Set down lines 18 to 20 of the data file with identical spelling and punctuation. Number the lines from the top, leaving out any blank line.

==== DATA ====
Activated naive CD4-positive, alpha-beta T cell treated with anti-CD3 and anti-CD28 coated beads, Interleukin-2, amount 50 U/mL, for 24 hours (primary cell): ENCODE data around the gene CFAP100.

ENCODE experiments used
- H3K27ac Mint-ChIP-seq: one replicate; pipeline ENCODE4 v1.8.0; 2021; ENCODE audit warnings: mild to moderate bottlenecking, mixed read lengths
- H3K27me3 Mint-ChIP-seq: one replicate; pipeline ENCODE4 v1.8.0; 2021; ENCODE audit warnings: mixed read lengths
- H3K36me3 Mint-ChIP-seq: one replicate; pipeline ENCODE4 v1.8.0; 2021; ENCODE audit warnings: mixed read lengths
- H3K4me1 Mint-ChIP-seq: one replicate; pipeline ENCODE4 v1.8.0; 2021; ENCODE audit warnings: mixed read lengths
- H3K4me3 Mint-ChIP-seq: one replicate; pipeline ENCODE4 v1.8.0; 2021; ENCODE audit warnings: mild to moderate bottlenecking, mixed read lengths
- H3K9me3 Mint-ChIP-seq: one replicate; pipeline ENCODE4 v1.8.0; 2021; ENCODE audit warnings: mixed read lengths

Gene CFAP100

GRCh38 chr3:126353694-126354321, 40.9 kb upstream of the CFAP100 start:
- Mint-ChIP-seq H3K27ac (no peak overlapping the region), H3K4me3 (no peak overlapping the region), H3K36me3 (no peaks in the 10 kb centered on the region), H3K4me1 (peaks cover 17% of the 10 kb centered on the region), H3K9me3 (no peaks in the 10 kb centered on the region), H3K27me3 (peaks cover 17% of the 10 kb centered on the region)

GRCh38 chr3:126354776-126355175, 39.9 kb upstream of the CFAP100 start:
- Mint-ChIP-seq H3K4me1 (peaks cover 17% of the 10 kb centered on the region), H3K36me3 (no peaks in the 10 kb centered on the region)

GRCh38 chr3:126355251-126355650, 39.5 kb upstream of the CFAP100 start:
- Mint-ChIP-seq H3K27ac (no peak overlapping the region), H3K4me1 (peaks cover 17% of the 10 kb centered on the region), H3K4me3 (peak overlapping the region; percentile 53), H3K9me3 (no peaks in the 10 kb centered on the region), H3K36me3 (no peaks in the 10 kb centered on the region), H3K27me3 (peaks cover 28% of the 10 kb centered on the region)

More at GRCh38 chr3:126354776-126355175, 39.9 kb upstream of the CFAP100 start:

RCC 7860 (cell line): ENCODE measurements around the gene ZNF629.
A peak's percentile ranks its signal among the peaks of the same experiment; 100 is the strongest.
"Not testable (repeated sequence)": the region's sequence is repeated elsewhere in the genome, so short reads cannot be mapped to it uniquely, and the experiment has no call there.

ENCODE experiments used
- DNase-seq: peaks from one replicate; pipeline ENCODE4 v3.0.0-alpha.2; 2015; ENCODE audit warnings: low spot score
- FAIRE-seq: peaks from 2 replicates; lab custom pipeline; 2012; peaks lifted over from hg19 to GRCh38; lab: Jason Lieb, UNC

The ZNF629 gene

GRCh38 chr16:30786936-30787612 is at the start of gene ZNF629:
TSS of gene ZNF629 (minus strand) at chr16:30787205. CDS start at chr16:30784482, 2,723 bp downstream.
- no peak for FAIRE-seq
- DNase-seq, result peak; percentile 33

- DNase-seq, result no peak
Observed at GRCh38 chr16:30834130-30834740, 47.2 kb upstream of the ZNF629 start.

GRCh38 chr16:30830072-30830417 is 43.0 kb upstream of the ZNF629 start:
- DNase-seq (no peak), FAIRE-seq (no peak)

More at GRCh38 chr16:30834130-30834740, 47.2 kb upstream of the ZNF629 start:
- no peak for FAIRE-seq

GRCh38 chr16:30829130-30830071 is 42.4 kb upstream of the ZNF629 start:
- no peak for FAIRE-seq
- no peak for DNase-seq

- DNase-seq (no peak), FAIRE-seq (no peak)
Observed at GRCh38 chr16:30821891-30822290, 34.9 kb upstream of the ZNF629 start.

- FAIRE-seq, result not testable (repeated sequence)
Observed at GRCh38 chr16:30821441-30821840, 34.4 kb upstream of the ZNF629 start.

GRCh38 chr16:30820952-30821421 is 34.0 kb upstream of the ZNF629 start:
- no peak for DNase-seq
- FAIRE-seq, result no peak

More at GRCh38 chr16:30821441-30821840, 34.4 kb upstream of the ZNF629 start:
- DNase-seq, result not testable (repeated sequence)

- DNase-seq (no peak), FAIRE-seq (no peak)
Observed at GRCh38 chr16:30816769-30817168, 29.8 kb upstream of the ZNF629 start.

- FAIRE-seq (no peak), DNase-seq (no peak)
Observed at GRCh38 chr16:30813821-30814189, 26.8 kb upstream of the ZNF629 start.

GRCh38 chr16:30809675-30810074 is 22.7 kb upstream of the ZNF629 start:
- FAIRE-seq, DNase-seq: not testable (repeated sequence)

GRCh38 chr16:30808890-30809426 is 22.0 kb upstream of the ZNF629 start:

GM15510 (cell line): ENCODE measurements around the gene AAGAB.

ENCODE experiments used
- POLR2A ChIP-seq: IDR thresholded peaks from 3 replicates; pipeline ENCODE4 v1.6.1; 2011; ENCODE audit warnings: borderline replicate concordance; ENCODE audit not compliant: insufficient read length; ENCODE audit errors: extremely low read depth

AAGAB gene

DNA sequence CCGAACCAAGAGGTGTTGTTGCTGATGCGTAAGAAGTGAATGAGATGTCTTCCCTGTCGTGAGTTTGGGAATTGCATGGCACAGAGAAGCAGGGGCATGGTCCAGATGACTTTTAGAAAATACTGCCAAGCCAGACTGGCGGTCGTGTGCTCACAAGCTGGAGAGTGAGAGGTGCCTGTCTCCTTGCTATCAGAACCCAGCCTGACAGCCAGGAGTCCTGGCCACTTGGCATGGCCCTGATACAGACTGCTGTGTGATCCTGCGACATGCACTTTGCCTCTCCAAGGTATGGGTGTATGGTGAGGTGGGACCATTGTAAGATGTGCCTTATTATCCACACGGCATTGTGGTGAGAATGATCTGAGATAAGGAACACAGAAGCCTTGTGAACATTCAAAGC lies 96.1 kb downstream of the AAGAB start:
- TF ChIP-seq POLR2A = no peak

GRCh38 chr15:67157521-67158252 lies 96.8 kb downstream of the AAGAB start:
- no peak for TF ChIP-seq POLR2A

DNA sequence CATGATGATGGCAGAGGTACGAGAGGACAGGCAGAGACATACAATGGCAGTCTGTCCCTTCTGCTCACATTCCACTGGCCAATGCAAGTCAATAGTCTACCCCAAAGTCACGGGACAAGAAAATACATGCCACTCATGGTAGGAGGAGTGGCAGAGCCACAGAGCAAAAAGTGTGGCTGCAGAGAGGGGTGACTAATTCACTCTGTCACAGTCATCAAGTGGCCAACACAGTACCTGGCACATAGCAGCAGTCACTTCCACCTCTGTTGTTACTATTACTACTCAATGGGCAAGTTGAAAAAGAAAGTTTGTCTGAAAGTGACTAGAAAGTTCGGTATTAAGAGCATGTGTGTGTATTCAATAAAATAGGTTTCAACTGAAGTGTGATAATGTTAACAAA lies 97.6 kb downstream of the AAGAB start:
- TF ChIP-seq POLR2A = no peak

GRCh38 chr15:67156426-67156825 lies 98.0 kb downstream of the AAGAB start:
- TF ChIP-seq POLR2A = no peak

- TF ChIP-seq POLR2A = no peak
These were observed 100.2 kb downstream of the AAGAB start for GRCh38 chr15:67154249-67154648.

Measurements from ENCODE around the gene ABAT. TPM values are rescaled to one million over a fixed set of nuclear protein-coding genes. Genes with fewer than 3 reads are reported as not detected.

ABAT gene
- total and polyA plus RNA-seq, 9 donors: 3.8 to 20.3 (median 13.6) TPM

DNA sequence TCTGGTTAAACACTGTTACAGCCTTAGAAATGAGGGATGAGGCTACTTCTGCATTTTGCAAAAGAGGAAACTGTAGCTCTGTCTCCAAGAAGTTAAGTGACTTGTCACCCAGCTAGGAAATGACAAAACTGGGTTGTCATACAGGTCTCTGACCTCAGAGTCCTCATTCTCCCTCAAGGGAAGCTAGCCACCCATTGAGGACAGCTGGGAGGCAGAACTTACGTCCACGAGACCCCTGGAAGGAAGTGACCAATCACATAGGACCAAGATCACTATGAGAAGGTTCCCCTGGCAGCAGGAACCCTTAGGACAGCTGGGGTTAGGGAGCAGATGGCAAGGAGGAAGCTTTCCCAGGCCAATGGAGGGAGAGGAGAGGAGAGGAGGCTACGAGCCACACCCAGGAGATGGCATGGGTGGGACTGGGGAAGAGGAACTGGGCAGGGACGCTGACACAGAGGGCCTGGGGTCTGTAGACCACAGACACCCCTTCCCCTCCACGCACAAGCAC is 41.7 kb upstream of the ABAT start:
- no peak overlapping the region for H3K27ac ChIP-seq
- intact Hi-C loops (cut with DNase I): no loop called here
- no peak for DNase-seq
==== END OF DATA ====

A peak's percentile ranks its signal among the peaks of the same experiment; 100 is the strongest.
"Not testable (repeated sequence)": the region's sequence is repeated elsewhere in the genome, so short reads cannot be mapped to it uniquely, and the experiment has no call there.

ENCODE experiments used